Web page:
Q: I've had trouble getting pregnant and finally succeeded at the age of 37. Everyone says I should get an amniocentesis, but I'm afraid it will cause a miscarriage. What should I do?
A: First, let me address the so-called dangers of having an amniocentesis. In the past, doctors have told patients that there was a 0.5% pregnancy loss from this procedure. This was based on a quoted risk from the Centers for Disease Control and Prevention, who derived their statistics from three studies carried out in the 1970s in the U.S., Canada, and Great Britain.
Ultrasound monitoring with real time and upgrades in technology have probably made this procedure much safer. A recent analysis looked at amniocentesis loss rates in over 35,000 patients enrolled in the First and Second Trimester Evaluation of Risk for Aneuploidy (also known as FASTER). These women were pregnant with a single fetus and were followed from 10 and 13 weeks of gestation onwards. Over 3,000 of these women had an amniocentesis, whereas nearly 32,000 (the control group) did not. The researchers compared the rate of fetal loss that occurred up to 24 weeks of gestation in the two groups. The loss in the control group was 0.94 percent, whereas the loss in women with amniocentesis was 1.0 percent. This means that the difference was only 0.06 percent, which is not statistically significant.
Based on these updated numbers, amniocentesis is safe. This procedure will also allow for the most accurate determination of chromosomal abnormalities (such as Down syndrome) in the fetus. However, not every woman over 35 wants to or has to go through this procedure; there are other Down syndrome screening markers that can be obtained through tests that are noninvasive. Some of these can be done as early as the first trimester. These include ultrasound to check for nuchal translucency (an abnormal thickening in the area of the fetal neck that is present in this syndrome) and maternal blood tests for placental proteins and pregnancy markers, which are often abnormal in abnormal pregnancies. These combined tests have an 85 percent success rate in detecting Down syndrome.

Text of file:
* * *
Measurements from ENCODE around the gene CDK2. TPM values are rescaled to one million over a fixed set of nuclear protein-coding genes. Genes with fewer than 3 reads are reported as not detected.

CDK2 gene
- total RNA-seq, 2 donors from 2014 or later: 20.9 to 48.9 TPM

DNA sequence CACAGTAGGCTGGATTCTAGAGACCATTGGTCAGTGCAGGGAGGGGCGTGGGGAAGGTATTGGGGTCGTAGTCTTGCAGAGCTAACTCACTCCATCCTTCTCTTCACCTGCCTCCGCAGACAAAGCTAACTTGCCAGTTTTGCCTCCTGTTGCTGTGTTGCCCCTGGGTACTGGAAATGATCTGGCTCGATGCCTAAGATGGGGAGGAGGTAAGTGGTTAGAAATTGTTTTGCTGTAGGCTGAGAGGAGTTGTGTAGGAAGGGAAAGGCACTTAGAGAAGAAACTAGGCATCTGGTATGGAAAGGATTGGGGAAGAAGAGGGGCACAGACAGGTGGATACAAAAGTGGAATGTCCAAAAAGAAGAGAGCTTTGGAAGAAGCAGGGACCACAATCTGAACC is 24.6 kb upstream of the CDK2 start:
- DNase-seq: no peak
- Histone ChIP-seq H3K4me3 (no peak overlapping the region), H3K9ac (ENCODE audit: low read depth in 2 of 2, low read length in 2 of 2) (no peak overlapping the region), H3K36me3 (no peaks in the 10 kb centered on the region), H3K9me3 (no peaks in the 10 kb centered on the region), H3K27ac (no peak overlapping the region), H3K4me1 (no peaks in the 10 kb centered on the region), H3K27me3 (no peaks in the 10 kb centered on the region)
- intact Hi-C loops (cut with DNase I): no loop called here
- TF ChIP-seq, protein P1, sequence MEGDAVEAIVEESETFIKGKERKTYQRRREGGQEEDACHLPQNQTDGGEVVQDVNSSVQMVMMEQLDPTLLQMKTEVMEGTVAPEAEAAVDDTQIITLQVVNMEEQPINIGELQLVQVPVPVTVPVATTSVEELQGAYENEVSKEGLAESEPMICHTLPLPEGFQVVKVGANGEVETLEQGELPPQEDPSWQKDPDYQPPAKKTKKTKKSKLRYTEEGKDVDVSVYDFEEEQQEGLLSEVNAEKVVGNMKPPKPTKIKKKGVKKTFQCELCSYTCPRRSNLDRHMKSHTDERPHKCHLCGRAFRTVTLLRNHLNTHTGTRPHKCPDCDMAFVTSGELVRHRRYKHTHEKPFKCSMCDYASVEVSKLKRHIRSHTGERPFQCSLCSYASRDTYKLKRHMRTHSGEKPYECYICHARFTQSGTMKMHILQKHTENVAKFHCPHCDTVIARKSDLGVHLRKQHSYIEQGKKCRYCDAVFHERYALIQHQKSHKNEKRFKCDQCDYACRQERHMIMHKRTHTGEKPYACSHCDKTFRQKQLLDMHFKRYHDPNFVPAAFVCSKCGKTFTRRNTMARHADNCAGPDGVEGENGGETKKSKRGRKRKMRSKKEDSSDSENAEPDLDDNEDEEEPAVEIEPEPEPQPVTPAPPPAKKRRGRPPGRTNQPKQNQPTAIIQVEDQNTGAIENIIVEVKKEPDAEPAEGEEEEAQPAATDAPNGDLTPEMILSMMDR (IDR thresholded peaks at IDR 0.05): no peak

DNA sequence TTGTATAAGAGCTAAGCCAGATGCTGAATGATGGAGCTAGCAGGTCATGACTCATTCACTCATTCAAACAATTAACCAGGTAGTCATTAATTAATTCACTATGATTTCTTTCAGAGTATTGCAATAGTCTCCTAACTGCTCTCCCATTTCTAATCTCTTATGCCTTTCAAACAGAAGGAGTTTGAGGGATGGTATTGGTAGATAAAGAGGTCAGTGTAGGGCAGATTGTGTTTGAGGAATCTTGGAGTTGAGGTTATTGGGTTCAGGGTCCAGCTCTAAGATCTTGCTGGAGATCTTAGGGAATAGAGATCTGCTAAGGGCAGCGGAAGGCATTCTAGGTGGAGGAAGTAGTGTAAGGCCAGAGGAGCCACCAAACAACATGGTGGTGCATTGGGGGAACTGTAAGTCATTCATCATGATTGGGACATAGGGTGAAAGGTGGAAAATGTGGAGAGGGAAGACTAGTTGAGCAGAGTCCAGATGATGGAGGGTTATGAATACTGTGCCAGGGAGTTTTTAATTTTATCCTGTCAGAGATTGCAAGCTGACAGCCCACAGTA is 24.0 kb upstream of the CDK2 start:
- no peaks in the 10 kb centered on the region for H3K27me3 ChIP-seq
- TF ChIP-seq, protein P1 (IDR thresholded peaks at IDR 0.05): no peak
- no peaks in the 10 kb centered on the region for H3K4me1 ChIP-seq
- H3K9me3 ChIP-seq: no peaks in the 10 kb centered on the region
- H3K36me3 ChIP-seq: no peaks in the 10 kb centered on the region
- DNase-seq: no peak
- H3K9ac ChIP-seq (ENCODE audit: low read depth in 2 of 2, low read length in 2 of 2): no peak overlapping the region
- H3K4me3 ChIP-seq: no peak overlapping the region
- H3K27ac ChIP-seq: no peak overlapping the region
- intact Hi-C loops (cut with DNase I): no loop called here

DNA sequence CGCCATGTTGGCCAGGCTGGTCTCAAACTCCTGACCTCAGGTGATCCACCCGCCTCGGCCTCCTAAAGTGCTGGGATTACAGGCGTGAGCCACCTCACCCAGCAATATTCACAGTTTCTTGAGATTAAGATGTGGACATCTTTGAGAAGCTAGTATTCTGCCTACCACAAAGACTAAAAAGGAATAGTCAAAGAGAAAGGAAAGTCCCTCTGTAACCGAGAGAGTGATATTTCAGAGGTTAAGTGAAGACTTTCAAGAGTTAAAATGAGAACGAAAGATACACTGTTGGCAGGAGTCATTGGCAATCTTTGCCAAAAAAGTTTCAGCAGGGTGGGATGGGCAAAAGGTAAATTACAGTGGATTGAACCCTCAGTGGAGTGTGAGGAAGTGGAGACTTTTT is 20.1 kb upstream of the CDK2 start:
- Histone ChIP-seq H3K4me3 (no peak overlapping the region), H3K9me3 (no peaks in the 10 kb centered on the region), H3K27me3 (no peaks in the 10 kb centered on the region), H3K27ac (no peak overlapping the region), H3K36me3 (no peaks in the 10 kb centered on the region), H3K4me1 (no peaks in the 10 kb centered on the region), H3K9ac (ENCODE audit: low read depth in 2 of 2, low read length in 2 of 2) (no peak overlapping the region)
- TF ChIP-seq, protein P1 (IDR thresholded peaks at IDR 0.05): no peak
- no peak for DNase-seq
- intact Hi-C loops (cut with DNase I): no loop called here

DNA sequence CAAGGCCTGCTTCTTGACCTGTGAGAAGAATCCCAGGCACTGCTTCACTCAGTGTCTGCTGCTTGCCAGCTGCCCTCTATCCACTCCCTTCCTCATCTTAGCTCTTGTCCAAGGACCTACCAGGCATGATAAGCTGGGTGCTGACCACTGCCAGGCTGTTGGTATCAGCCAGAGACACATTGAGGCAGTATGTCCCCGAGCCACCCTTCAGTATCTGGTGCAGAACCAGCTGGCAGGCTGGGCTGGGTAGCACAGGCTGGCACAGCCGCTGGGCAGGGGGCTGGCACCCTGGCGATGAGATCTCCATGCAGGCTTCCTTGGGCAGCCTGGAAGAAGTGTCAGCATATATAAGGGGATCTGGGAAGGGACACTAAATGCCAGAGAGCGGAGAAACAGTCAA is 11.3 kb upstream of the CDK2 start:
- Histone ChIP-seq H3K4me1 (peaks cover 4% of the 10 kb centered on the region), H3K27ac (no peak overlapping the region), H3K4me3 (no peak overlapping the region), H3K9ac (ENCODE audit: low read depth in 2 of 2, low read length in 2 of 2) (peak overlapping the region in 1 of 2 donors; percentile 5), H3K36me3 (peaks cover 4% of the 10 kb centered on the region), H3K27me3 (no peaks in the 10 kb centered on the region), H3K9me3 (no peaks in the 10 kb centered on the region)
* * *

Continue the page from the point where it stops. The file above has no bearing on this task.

The diagnosis will be enhanced if the tests are repeated in the second trimester (indeed some doctors wait until the second trimester to do these tests). There's a five percent false positive rate with noninvasive testing (i.e. the tests indicate there may be a fetal or pregnancy abnormality when none is present). Amniocentesis may be needed to rule out these false positives and obviously if amniocentesis is done in the first place, a false positive error will not occur.
Dr. Reichman's Bottom Line: Blood tests and an ultrasound will help you ascertain the true risk of your baby having Down syndrome, but an amniocentesis, if performed by an appropriately trained physician, is safe and will let you know the risk with greater certainty.
Dr. Judith Reichman, the “Today” show's medical contributor on women's health, has practiced obstetrics and gynecology for more than 20 years. You will find many answers to your questions in her latest book, "Slow Your Clock Down: The Complete Guide to a Healthy, Younger You," which is now available in paperback. It is published by William Morrow, a division of .
PLEASE NOTE: The information in this column should not be construed as providing specific medical advice, but rather to offer readers information to better understand their lives and health. It is not intended to provide an alternative to professional treatment or to replace the services of a physician.